There are several brake fluid testers available in the market, but the most reliable method to assess the effectiveness of your brake fluid is by testing its boiling point. This is precisely what the AutoTest Brake Fluid tester does.
Many brake fluid testers only measure conductivity and not boiling point, which makes it challenging to determine the fluid’s efficacy. However, boiling point is a crucial factor in determining brake fluid quality. Brake fluid is specifically designed to have a high boiling point in order to withstand the high temperatures generated during braking. The major drawback, due to its chemical composition, it has a tendency to absorb moisture. This moisture can enter the fluid from the air through the breather hole in the master cylinder cap or through the rubber hoses.
The presence of moisture in the brake fluid lowers its boiling point. This increases the risk of “brake fade”. Under demanding driving conditions like towing, driving on steep, winding roads, or engaging in stop-start braking at high speeds, the brake fluid boil, turning to vapour. As a result, the brake pedal may become unresponsive, causing a loss of braking action. This dangerous situation is referred to as “vapour-lock”. If the police investigate such an accident, everything may seem normal as the brake fluid would have cooled down, the brake pedal would feel firm, and the driver, having experienced an inability to stop, would face serious questions.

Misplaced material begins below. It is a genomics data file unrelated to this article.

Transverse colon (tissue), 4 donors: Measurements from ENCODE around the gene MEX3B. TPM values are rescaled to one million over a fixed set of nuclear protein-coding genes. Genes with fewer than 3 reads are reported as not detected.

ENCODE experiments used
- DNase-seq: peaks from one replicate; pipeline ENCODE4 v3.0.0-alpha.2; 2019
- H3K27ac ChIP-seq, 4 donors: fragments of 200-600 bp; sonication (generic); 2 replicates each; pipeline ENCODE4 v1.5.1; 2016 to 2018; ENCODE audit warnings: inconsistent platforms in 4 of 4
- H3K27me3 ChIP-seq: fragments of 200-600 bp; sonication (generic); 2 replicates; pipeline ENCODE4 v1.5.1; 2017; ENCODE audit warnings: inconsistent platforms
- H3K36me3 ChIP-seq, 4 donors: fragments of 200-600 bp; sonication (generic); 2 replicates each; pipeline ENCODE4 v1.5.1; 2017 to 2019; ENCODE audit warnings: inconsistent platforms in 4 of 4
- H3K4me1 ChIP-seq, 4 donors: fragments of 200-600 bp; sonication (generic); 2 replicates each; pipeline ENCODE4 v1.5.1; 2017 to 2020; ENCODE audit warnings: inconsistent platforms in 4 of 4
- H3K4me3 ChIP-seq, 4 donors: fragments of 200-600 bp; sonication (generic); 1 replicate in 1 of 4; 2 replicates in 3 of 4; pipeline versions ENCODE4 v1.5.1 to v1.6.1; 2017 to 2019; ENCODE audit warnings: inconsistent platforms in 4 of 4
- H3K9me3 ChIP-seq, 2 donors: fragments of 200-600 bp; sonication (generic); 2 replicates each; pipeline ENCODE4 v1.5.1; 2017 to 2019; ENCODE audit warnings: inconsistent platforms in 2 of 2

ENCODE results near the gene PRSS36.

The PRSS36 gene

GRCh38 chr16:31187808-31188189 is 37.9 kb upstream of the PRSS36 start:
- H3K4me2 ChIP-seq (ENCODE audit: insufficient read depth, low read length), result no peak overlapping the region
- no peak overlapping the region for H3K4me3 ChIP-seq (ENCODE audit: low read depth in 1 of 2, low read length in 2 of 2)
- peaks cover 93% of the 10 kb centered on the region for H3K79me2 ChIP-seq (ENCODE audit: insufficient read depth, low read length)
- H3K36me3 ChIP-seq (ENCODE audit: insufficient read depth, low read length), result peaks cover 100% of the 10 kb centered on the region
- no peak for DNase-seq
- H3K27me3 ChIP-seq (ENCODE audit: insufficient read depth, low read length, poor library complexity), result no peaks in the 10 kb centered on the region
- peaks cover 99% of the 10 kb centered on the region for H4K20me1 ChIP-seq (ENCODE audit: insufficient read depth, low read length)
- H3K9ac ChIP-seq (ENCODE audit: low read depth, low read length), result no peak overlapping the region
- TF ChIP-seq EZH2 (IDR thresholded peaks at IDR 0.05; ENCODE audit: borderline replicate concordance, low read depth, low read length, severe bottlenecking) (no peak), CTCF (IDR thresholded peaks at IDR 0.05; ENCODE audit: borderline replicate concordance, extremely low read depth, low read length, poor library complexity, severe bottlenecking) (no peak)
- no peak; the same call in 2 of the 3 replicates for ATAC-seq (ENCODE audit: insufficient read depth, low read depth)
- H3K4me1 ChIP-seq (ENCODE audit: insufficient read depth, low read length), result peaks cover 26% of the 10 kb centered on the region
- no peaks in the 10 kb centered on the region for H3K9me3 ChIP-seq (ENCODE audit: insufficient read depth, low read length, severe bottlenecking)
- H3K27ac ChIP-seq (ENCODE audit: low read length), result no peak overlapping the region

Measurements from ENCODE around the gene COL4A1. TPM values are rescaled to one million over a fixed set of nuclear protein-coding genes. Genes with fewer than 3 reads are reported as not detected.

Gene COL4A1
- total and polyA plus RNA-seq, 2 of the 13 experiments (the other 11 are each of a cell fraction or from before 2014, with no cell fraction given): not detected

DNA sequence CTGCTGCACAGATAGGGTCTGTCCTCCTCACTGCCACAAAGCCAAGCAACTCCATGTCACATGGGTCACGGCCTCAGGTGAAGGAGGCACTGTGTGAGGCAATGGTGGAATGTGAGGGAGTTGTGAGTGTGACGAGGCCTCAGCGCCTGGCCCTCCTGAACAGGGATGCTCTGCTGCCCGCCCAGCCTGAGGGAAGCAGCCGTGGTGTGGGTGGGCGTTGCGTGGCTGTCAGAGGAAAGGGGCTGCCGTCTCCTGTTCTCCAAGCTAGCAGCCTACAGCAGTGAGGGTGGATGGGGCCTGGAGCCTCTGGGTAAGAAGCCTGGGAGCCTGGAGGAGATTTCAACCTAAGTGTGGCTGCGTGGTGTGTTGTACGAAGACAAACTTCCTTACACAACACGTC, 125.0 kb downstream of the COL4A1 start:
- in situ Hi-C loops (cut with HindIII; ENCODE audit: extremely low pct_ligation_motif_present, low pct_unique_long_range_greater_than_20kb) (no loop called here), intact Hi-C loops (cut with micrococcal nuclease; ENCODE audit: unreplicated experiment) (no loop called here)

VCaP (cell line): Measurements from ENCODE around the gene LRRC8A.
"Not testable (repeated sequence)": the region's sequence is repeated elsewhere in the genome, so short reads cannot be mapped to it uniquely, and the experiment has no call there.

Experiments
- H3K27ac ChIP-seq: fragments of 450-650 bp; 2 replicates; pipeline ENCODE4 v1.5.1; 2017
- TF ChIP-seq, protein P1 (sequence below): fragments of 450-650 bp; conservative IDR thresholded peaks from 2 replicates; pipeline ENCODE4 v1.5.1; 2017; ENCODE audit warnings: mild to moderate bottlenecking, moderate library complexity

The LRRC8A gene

Brake fluid is a critical safety component, but unfortunately, many drivers are unaware of its importance and rarely request brake fluid checks. While they may be diligent about checking their oil and windshield washer fluids levels, brake fluid has largely been overlooked by both vehicle manufacturers and garages.
So how can one test for moisture in brake fluid? The only approved way is to boil it.
Every bottle of brake fluid includes a chart showing the “dry” (uncontaminated), and “wet” (contaminated) boiling points for various grades of brake fluid. Brake fluid manufacturers employ a test called Equilibrium Reflux Boiling Point (ERBP) to determine the brake fluid’s boiling point. In a laboratory, this test can take several hours to set up and complete.
The AutoTest Brake Fluid tester is designed to measure the boiling point of the fluid in your car in less than 30 seconds, providing digital accuracy. It is compatible with all brake fluid grades and clearly displays the boiling point reached by the fluid, as well as the minimum standards set by the Department of Transportation (DOT) for each grade. This makes it easy for technicians and customers to decide when a fluid change is necessary.
After replacing the brake fluid, garages can use the AutoTest Brake Fluid Tester to retest it and demonstrate the improved results with the new fluid. It is important for consumers to be aware that a sealed bottle of new brake fluid must be used for every brake change. There have been instances where brake fluid left in an opened bottle became as contaminated as the old fluid, effectively rendering it no longer “new”.